Fun Fact: The word picnic came from, “Pick a Nigger”. During lynchings, racist whites posed in front of camera’s, gathered blankets, and brought food to the executions. They brought their babies and children along as well. It was an entire event. And they watched as black men, women, and children hung to their deaths under trees. This is why your picnic must be in a spacious land area and under a tree. Lynchings were the first picnics.
**Disclaimer: We are an organization of all nationalities of people. We believe Yah’s love is for ALL men who accept his truth and walk in his ways. Israylite Heritage does not support any racial superiority doctrine.**
No longer do our children respect their mothers and fathers. Now, they oppress them. They have no obedience for the elders in their communities. They have no fear.
No longer do black women look at themselves as princesses and their men as princes; now we are thots and our men are niggas. No longer do we submit ourselves to their authority and recognize them as heads of our households. Now we don’t need a man because we can pay our own bills and buy our own cars. We have made money synonymous with protection. We have turned our glory into shame.
The leaders and so called preachers and deacons within the Black community have led them astray. No longer do they teach you about your mighty heritage, instead they rob you physically and spiritually. They teach you to give tithes that were reserved for the Levite priest (of which we have no knowledge of today), and that was not money to begin with. They do not teach you to fear your almighty creator. Instead they teach you to worship the Gods and Goddesses of your oppressors. Our leaders buy million dollar jets, monopolize on our sorrows, and give nothing in return. They have led us astray and destroy the way of our path.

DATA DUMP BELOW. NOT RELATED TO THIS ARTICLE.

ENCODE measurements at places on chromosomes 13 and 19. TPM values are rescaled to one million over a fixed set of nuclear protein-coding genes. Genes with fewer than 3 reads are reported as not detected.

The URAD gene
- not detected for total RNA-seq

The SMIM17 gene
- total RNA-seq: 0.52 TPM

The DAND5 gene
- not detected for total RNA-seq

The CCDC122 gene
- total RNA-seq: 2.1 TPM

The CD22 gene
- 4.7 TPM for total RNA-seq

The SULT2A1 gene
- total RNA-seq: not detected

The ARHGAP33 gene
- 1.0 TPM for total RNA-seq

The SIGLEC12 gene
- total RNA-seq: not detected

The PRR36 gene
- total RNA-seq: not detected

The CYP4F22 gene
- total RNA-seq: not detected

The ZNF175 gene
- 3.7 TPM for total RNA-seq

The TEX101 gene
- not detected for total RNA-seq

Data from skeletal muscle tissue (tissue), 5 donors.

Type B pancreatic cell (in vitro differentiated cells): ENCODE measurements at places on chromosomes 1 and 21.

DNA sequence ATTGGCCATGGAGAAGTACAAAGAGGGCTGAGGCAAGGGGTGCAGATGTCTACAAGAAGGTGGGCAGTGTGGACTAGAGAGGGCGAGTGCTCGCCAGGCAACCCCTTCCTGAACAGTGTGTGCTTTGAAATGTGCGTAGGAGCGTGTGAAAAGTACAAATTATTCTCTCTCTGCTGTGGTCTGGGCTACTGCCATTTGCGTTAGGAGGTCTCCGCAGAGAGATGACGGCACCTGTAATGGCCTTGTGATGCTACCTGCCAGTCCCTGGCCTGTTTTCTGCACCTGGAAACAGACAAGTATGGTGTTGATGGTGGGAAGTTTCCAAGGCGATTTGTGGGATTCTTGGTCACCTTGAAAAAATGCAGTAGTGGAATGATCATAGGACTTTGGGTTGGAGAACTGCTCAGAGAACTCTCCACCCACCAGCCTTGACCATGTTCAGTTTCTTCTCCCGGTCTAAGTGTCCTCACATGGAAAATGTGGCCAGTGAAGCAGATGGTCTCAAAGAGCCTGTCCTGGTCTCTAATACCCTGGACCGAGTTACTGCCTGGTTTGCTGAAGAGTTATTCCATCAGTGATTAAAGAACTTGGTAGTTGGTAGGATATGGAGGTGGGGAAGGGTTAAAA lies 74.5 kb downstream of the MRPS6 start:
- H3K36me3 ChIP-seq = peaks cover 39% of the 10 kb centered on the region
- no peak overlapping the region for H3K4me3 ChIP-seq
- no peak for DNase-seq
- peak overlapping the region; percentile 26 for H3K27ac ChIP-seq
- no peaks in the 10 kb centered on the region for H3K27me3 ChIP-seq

My husband as Muhammad. Hubby is actually an experienced actor. He has done commercials, voice overs, and has been featured in films alongside Lorenz Tate, Lisa Ray and others. He has many parts in the play but this particular one is that of the store owner Muhammad. It is to showcase the fact that other nationalities of people come into this country and in no time build up businesses within the Black community. We have been in this country for centuries and have not built much of anything, why? Prophecy says this will happen to the children of Israel if they disobeyed the covenant. People wonder why racism in America always surrounds blacks? Because of every nationality in the world, we are the lowest.And that’s just real.
However, the truth is being restored and we will be made great again.
Because this is already a long post and does not even begin to scratch the surface, I am going to leave it here. However, there is so much response from this play that we are already booking to show it again 3 more times this year in different states and again in Chicago this fall. It is possible that we will put together a tour. Details are forthcoming. In the meantime, here are some more pics of the family, rehearsals, etc. (They are not professional pictures because we are still processing the footage and pictures our camera guy took).